Monday, November 9, 2009


Did you know Leopold II was not the eldest son of Leopold I and Louise-Marie? The first King and Queen of the Belgians actually had an older baby boy, born July 24, 1833. The King was delighted. Only 2 years after ascending the Belgian throne, and 1 year after his marriage, his brand new dynasty already had a male heir. The little prince was christened Louis Philippe Léopold Victor Ernst, after his maternal grandfather, Louis-Philippe, King of the French, and earlier Orléans ancestors. The Queen affectionately called him "Babychou" or "Babochon."

Sadly, little Louis-Philippe died not long before his first birthday, on May 16, 1834. His father was devastated; the loss revived all his painful memories of the death in childbirth of his first wife, Princess Charlotte Augusta of Wales and their son. According to Patrick Weber in Amours royales et princières, Leopold even began to imagine he was under a curse and thought he might have to appoint a nephew as heir to the Belgian throne (I have to admit I have some doubts about the first part of this claim. Given Leopold's essentially coolheaded and pragmatic personality, it is a bit hard to envisage him brooding over dynastic maledictions). Nonetheless, the King was consoled by the birth of his second son, Leopold (future Leopold II) in 1835.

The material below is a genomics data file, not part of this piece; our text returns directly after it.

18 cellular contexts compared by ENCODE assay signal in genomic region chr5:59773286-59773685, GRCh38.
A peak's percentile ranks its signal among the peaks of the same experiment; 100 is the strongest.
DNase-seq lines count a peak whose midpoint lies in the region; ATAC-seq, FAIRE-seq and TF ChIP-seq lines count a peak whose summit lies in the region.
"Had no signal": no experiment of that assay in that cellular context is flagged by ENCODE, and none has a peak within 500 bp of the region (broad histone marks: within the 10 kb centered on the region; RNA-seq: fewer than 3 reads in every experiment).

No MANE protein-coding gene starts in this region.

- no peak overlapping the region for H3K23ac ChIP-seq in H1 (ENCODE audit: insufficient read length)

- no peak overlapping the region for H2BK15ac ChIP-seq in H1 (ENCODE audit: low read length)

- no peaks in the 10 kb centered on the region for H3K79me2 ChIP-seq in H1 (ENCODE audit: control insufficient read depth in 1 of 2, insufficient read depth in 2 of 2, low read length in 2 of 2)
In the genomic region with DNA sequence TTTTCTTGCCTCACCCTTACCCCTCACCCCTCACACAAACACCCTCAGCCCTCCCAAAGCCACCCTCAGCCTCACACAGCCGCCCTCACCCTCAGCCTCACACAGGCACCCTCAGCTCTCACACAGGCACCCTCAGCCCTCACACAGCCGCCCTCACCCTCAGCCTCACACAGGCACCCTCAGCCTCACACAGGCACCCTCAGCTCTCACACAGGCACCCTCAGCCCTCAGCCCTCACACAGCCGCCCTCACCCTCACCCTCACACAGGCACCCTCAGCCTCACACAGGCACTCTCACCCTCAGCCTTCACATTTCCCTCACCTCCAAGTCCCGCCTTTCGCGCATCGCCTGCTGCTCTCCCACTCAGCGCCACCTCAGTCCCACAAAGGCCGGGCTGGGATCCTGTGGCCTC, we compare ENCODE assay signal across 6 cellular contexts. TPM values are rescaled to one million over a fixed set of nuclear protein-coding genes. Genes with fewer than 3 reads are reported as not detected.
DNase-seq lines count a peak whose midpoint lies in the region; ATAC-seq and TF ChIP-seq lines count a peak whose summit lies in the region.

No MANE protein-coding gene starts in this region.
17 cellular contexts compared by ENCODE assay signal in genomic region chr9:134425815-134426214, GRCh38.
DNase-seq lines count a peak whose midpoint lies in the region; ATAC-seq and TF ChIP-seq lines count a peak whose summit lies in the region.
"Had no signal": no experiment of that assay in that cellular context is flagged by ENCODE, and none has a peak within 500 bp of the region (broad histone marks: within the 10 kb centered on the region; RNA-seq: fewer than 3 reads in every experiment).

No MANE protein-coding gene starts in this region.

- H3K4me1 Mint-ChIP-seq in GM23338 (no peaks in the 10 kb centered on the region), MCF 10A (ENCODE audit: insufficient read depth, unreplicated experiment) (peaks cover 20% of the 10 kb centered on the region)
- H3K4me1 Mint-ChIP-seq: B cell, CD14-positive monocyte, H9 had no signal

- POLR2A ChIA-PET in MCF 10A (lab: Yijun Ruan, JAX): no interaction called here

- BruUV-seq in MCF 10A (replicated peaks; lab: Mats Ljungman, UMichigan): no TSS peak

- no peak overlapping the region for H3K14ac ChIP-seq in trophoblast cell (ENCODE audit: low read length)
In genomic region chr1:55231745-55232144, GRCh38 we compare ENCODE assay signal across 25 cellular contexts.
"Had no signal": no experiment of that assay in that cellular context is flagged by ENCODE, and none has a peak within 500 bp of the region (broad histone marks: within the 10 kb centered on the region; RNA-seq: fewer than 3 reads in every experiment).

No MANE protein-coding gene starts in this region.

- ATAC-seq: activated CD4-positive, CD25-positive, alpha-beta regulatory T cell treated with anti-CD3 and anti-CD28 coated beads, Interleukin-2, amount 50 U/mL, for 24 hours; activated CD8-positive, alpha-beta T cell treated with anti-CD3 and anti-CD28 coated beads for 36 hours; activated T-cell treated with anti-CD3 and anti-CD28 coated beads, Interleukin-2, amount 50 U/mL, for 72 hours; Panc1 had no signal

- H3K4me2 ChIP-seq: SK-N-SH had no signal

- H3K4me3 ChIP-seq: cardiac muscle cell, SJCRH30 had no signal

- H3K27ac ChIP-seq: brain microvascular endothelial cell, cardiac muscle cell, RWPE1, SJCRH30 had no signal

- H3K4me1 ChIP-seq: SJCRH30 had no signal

Today, the mortal remains of the first Crown Prince of Belgium rest with those of his parents in the Royal Crypt of the Church of Our Lady in Laeken.

(*the drawing depicts Louise-Marie with one of her children, I don't know which child it is but I needed some sort of picture with a baby!)

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